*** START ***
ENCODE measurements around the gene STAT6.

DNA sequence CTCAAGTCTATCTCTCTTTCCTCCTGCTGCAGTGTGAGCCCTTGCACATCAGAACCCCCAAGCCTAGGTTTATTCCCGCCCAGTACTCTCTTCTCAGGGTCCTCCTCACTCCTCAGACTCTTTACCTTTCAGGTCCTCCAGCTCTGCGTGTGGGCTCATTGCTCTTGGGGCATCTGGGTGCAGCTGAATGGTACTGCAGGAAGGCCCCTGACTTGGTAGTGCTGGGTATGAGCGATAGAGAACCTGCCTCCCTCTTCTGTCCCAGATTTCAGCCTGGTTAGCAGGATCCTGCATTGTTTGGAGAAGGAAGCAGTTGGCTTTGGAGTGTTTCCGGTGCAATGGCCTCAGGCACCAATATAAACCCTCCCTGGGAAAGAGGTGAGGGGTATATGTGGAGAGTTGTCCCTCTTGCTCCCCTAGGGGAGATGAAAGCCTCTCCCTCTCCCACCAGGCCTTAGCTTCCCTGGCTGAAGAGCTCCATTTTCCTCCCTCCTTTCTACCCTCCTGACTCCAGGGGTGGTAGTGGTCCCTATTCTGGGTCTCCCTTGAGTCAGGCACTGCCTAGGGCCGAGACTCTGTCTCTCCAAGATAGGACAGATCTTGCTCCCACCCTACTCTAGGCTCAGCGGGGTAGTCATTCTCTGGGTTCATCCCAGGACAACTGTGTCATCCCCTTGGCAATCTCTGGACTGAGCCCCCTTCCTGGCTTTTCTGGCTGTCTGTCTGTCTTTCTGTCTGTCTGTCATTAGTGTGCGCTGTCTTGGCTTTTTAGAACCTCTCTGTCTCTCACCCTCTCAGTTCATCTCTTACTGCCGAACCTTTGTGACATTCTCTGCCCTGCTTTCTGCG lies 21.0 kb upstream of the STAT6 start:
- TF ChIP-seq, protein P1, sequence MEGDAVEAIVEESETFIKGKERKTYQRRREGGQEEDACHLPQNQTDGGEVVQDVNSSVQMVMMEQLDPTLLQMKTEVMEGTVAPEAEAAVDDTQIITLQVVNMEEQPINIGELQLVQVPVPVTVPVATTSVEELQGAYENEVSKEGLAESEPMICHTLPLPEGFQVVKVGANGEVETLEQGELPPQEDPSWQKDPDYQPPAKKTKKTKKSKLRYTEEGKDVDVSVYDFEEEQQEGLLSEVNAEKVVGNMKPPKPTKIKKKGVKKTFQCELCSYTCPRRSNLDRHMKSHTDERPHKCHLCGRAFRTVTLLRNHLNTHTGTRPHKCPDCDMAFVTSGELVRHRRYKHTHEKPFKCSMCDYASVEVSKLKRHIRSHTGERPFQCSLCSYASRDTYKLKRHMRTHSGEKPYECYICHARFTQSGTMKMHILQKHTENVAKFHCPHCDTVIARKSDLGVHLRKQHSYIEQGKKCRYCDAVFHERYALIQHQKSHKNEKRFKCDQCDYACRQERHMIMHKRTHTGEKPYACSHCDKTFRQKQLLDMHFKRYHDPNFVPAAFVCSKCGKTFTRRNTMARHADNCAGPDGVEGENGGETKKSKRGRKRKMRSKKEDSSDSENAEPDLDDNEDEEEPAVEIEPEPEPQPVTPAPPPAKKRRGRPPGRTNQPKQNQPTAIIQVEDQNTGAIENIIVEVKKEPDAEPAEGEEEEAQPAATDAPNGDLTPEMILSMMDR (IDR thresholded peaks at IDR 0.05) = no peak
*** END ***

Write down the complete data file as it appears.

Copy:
ENCODE measurements around the gene STAT6.

DNA sequence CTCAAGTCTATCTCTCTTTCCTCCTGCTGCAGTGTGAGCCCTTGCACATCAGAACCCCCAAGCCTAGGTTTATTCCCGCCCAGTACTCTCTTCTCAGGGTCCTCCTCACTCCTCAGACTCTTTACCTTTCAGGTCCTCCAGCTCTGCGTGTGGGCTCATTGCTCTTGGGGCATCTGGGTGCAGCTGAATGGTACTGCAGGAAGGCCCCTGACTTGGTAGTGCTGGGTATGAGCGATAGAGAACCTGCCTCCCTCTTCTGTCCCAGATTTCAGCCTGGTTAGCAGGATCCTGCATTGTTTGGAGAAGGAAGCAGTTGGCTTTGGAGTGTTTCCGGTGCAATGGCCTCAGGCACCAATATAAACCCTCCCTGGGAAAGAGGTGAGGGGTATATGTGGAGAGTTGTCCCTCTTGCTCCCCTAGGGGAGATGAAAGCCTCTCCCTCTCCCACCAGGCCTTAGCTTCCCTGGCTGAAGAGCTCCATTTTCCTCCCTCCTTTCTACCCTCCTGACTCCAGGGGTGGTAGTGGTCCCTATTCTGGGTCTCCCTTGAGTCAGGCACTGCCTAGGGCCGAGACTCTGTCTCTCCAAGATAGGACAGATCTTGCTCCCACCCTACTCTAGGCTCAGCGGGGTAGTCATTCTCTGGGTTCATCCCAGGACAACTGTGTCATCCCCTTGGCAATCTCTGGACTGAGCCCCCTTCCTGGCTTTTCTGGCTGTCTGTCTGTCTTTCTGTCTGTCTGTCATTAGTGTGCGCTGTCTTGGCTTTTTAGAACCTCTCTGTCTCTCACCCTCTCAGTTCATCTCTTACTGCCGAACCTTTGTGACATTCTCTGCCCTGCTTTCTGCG lies 21.0 kb upstream of the STAT6 start:
- TF ChIP-seq, protein P1, sequence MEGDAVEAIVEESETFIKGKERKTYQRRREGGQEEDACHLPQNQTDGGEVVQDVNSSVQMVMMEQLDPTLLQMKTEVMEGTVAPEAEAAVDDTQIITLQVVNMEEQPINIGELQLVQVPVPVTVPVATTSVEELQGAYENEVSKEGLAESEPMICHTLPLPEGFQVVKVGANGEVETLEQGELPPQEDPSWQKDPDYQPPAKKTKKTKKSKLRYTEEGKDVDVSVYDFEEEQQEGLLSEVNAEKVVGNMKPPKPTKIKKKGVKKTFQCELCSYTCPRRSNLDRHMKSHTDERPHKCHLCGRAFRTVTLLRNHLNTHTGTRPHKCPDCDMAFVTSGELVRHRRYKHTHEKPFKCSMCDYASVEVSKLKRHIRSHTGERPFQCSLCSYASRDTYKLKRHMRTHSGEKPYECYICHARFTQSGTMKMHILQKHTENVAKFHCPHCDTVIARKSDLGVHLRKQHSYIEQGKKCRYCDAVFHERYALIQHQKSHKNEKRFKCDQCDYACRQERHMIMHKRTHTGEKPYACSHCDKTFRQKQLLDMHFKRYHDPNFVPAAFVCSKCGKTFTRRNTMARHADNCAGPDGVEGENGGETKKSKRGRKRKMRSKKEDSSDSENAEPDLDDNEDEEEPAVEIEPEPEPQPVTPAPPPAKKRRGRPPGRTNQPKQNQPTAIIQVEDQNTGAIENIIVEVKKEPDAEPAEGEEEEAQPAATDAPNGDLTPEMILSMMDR (IDR thresholded peaks at IDR 0.05) = no peak